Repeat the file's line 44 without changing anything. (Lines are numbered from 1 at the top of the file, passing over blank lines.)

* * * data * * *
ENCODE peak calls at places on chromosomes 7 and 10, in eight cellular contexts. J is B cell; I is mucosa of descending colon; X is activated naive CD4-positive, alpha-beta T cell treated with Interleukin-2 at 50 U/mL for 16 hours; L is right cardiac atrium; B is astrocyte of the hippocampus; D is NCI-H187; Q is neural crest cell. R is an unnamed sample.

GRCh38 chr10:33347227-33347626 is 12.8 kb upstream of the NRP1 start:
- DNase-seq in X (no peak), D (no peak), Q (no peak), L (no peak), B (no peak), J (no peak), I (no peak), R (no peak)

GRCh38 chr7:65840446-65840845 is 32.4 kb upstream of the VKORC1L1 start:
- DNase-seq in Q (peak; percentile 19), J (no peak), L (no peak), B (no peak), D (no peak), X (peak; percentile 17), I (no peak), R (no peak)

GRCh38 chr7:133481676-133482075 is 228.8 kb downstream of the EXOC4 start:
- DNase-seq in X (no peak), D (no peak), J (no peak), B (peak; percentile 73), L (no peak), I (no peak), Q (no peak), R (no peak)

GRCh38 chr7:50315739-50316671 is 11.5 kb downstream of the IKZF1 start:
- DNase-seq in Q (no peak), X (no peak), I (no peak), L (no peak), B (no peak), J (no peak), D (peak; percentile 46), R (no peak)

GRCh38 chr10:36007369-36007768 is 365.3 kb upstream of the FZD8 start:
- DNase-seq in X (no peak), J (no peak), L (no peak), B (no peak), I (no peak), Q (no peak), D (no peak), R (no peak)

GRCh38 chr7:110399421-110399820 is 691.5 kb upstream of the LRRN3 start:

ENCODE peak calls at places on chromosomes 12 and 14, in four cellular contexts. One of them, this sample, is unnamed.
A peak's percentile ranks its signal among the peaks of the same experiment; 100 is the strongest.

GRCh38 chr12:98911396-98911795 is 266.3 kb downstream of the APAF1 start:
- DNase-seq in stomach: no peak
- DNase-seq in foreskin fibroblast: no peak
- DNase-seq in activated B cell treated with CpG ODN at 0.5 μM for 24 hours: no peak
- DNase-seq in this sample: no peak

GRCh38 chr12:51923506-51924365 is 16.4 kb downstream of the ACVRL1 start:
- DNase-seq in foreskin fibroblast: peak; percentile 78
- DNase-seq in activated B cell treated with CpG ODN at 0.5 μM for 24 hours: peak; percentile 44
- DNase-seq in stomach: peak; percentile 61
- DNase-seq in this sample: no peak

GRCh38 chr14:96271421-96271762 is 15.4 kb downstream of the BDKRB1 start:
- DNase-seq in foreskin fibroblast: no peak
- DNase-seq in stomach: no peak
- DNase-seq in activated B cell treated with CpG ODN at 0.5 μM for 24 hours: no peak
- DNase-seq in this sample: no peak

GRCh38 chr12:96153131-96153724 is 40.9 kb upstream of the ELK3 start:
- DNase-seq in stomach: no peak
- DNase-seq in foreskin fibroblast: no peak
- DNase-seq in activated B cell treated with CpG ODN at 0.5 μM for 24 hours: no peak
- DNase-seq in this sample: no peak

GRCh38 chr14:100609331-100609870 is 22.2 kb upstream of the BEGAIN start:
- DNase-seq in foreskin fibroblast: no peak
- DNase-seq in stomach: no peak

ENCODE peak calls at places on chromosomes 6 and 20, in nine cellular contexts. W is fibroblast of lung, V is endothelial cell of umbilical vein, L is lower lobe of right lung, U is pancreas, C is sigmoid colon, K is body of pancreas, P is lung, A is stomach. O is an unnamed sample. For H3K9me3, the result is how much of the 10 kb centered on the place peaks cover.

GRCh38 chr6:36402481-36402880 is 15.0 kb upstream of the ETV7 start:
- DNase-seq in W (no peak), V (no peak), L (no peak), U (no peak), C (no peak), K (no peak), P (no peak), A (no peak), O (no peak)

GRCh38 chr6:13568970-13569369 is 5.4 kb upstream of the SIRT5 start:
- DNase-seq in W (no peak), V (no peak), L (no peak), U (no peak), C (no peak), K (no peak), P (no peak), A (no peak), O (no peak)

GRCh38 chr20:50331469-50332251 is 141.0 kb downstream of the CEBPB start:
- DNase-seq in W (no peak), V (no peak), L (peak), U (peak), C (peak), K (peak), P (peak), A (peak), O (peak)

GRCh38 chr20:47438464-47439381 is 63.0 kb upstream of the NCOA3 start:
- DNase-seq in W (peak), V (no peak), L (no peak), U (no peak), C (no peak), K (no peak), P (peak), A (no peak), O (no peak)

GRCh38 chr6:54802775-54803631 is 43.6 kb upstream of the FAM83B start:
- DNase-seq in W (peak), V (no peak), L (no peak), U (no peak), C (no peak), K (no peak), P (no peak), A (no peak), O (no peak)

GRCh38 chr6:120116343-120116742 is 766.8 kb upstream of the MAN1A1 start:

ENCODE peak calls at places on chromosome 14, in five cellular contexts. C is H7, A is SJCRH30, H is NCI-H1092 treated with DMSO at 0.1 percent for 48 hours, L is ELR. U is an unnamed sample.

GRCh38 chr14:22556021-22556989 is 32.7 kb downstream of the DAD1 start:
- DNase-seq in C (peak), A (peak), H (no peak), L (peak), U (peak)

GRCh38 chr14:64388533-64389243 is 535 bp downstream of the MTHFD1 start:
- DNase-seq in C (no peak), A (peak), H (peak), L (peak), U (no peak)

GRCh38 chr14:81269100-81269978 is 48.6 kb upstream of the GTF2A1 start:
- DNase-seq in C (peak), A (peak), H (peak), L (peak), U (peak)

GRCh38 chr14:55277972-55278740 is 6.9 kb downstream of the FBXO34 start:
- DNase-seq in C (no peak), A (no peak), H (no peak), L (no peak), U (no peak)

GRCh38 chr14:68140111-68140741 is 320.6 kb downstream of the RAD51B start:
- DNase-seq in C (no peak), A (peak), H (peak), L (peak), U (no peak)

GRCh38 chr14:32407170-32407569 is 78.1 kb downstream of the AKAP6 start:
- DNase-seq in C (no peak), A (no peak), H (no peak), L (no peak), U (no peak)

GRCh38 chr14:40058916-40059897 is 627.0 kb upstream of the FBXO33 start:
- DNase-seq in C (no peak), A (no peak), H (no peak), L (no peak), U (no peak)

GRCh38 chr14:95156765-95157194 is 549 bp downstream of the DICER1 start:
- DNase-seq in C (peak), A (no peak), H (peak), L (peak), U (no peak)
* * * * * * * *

- DNase-seq in W (no peak), V (no peak), L (peak), U (peak), C (peak), K (peak), P (peak), A (peak), O (peak)